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Discussion Starter #9
Though the manual does say to do a 10 point check including chain slack and lube, so ¯\_(ツ)_/¯ )
Just saw the Daily Checks section your talking about, I have definitely slacked on all of those not just the Drive Chain. I was looking at the Maintenance Schedule and it shows Drive chain lubrication every 400 and Drive chain slack every 600. I knew I was over on checking the lubrication but figured not riding in the rain and a visual look of it not being rusty was ok until the 600 mile mark. This manual contradicts itself just a little a bit.

The place I bought it from did a here's how you turn it on watch out that it's not in gear and the side stand is down or it won't start, otherwise have fun and bring it back at 600 miles we will do the service for you at a reasonable price.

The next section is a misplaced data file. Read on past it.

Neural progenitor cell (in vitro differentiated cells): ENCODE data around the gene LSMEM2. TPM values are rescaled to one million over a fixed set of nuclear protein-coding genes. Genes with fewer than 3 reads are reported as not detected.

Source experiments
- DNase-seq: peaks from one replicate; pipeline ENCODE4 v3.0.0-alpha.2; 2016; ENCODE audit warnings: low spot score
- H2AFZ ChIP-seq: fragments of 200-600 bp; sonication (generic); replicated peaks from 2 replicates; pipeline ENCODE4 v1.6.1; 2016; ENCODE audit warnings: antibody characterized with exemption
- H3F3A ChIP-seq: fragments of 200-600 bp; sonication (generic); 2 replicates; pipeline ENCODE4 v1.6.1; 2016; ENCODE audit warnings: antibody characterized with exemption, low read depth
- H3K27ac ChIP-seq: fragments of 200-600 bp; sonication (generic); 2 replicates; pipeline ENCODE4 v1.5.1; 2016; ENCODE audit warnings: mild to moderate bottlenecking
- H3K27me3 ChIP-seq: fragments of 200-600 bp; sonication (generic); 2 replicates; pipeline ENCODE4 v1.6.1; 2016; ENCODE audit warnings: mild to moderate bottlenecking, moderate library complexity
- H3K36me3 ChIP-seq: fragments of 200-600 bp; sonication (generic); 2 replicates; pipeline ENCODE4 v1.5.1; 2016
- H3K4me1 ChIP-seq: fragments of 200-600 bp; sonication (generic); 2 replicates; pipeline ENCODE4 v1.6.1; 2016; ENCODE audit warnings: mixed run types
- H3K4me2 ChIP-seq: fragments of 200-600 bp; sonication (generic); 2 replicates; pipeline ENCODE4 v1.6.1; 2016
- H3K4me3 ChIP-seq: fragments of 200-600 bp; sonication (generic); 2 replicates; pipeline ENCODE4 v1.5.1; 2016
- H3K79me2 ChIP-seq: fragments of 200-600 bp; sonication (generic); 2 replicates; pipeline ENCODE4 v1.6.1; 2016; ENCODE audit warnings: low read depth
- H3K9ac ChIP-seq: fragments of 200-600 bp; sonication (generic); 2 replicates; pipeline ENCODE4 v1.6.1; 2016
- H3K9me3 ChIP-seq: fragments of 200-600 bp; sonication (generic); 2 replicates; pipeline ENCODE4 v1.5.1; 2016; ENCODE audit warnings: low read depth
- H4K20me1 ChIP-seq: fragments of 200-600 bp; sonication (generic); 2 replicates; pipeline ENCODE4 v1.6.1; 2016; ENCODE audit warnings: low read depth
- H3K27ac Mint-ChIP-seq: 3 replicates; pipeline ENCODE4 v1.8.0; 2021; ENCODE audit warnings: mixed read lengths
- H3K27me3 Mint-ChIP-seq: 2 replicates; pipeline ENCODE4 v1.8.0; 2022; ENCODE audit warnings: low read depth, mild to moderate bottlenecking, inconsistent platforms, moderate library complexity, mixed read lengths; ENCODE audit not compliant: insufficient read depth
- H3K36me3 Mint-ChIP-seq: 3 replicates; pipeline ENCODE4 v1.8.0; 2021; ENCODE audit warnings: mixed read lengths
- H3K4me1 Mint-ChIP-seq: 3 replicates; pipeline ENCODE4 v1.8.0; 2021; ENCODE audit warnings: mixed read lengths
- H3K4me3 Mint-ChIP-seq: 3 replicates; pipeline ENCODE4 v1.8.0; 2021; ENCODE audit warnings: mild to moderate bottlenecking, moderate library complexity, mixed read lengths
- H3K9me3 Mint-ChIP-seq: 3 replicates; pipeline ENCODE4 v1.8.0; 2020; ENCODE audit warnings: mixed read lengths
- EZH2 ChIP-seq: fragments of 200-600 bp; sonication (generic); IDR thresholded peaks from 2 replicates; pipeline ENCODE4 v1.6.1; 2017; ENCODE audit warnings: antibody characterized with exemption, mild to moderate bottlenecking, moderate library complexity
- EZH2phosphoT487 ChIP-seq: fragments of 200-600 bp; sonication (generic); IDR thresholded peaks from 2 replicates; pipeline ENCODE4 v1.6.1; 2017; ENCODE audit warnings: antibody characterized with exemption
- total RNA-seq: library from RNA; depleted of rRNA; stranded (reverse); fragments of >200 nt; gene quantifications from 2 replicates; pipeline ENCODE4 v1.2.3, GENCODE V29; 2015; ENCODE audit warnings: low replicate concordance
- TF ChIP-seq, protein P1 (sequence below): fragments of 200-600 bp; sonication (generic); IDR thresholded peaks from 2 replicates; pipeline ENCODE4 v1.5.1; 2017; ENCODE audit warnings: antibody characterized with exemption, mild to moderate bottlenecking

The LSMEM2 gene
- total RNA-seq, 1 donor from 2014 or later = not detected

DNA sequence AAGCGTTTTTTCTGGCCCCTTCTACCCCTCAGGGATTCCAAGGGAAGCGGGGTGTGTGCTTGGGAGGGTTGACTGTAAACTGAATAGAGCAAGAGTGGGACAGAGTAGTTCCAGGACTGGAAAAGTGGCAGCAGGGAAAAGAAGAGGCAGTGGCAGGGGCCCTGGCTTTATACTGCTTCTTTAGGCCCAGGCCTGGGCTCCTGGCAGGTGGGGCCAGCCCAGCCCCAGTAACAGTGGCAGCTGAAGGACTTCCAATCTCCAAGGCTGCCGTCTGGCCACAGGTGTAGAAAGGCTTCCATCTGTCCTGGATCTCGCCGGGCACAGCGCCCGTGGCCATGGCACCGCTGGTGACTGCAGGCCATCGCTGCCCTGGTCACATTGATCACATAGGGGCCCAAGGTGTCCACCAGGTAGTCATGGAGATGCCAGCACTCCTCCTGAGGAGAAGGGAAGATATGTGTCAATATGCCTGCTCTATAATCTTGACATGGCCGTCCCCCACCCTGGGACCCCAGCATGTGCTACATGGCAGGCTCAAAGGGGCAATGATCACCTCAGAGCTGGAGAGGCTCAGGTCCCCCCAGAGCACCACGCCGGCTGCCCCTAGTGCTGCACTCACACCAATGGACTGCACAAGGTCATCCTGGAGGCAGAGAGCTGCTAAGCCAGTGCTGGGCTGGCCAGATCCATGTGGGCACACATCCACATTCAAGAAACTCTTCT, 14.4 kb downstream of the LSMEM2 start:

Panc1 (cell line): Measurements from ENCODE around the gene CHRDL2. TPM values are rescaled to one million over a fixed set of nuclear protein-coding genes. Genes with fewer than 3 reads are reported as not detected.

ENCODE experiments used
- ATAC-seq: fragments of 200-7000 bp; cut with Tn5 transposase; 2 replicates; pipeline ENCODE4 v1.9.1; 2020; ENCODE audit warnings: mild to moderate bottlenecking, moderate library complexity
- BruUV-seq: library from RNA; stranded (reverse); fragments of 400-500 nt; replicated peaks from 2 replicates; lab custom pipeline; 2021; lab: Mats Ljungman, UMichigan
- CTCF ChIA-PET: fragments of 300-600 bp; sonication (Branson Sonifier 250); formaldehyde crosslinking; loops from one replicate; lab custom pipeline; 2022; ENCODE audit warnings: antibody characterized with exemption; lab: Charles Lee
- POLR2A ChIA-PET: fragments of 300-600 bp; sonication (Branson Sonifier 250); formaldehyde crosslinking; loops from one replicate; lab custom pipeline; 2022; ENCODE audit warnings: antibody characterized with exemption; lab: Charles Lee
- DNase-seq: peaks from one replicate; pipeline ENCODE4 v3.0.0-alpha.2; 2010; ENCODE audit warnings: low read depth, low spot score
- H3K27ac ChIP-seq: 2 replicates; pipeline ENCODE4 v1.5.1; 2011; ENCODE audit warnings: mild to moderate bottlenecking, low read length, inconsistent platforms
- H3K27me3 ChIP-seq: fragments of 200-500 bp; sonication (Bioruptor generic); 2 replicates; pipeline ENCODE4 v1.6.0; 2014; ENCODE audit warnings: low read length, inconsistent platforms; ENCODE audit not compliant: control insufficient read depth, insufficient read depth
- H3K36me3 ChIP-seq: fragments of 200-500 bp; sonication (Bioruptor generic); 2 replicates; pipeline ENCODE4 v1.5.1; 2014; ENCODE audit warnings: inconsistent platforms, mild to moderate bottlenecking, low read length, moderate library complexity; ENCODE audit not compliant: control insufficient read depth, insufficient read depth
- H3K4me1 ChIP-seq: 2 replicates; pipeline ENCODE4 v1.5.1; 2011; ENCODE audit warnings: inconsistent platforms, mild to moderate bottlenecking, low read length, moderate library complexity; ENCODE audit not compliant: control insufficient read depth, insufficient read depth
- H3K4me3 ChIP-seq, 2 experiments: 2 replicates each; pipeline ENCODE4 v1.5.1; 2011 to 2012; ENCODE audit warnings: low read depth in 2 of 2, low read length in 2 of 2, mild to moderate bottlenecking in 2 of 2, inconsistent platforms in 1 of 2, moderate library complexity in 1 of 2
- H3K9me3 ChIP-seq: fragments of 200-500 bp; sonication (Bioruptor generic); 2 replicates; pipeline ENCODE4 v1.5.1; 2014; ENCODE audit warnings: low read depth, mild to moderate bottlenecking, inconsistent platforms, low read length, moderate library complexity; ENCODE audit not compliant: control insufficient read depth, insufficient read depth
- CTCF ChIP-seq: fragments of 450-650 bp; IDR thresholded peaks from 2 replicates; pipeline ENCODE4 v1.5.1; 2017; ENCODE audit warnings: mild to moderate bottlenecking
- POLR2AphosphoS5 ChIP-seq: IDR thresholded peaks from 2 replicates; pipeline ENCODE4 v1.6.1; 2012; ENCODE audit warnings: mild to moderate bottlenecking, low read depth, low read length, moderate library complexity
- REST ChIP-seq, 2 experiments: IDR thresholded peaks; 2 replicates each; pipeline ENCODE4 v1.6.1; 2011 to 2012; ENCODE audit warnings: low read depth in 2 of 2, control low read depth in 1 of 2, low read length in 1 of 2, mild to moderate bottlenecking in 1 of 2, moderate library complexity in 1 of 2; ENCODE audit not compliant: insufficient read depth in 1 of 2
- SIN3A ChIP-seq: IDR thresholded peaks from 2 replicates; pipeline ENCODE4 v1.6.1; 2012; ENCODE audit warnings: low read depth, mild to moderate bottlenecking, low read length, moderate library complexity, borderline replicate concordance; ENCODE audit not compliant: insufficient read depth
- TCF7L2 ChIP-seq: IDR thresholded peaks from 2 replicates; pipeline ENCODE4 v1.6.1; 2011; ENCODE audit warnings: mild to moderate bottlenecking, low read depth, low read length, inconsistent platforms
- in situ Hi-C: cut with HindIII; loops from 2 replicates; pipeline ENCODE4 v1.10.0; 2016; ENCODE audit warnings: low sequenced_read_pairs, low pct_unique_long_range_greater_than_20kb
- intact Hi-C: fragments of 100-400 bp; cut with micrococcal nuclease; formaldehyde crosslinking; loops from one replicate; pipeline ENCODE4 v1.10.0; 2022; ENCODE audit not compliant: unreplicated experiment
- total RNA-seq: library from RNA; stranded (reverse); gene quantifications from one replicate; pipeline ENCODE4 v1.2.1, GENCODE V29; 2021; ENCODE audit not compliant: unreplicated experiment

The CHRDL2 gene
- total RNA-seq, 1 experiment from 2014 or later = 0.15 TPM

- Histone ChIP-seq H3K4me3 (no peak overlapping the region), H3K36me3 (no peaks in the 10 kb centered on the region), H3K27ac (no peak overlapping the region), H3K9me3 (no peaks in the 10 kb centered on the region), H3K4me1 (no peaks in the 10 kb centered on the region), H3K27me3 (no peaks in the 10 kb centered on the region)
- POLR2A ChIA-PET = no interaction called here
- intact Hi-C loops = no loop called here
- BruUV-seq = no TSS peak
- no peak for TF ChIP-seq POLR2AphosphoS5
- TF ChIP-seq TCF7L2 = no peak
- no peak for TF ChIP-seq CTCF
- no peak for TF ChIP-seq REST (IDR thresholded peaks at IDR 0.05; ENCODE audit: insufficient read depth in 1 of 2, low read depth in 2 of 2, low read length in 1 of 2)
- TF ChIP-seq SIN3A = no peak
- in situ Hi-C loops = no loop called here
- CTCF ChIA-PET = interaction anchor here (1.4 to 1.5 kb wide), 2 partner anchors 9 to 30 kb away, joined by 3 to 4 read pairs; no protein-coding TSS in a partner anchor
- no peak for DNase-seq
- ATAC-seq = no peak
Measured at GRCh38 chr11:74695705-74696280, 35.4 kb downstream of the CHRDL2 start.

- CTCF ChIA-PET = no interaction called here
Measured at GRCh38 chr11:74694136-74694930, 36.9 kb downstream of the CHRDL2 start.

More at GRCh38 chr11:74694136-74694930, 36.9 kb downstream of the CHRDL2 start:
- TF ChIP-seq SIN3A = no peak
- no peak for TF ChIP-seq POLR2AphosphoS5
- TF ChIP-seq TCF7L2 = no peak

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Yeah, I do "as needed" service for chain clean/lube.

Honestly I think everything about the chain is boilerplate language from Kawi's other bikes. 600 miles sounds perfectly fine for a high quality chain (after initial break-in stretch). Unfortunately our chain is not that.

Don't feel too bad, dealer went above and beyond on certain things like maintenance schedule but they also didn't know how to properly route the vent hoses and let me ride 30 miles home with 10 psi in the tires. ಠ_ಠ

Sure accelerated the break-in of the tires though. They were HOT when I got home.
 

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I think everyone should get rid of the stock chain as fast as possible. We all know they stretch insanely fast due to there Tensile Strength and Wear Factor :(